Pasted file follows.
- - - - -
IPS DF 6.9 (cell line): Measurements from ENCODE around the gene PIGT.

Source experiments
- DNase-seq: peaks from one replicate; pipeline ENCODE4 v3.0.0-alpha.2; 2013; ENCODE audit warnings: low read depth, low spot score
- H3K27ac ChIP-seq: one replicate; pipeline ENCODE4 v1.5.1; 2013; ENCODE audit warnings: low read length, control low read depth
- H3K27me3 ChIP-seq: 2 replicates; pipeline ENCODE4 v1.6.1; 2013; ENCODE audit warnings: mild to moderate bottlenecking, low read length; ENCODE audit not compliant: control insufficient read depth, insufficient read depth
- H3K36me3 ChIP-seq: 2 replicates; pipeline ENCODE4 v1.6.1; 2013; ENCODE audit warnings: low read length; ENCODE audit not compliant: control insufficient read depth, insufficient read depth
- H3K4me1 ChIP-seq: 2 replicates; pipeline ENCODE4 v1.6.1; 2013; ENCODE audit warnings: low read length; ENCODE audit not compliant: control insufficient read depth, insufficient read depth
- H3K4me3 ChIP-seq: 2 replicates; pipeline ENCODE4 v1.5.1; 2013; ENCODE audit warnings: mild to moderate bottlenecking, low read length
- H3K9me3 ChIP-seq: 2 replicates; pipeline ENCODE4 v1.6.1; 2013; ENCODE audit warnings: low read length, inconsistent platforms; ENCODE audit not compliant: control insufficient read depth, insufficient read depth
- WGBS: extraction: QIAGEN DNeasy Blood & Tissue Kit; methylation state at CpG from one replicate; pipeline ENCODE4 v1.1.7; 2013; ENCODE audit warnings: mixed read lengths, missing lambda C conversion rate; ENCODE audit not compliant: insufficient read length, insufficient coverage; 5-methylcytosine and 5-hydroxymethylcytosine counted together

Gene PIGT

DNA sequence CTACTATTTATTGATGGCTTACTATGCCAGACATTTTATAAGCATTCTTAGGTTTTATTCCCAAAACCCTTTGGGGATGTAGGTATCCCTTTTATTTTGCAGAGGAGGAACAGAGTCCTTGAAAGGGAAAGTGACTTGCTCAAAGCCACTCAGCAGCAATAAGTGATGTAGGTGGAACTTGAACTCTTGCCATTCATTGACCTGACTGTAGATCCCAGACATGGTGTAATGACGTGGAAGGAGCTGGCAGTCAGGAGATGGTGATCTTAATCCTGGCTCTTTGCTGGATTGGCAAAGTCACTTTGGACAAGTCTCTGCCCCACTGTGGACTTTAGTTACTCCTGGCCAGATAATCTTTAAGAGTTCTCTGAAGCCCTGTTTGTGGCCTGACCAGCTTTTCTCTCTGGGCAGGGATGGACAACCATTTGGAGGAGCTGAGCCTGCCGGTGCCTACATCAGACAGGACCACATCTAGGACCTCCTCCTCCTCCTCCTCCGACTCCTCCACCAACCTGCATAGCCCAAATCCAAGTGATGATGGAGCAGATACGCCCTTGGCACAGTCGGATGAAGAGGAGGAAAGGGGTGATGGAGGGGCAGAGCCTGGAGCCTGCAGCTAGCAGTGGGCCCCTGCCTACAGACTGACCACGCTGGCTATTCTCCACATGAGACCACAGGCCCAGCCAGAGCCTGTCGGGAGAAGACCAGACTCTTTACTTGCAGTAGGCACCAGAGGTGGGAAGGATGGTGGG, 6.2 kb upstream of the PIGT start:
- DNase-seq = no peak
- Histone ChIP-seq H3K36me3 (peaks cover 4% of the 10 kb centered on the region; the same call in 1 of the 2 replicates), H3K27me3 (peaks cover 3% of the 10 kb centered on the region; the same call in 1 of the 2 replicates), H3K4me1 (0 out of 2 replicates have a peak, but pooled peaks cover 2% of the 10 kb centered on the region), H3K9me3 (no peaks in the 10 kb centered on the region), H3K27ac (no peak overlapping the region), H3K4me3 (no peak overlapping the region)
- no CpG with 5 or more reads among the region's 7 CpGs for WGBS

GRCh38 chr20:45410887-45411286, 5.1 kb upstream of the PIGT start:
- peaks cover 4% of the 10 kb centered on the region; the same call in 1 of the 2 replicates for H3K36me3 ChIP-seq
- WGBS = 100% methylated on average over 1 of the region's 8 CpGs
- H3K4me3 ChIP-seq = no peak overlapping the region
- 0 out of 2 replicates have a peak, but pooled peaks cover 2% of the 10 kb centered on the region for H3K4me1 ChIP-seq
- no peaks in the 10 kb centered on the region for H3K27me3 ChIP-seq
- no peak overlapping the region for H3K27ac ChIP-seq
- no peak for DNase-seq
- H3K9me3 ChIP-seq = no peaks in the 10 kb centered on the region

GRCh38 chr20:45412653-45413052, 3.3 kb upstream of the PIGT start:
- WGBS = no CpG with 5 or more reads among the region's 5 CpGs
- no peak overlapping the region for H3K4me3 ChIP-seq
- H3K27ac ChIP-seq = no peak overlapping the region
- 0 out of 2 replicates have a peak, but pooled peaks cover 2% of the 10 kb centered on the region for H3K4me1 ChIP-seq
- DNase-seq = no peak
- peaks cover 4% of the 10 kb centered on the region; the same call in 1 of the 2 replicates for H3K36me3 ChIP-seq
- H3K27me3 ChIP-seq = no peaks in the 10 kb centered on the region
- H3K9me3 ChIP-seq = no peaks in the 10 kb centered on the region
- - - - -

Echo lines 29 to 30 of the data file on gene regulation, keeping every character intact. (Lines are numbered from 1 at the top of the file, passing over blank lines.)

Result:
- 0 out of 2 replicates have a peak, but pooled peaks cover 2% of the 10 kb centered on the region for H3K4me1 ChIP-seq
- DNase-seq = no peak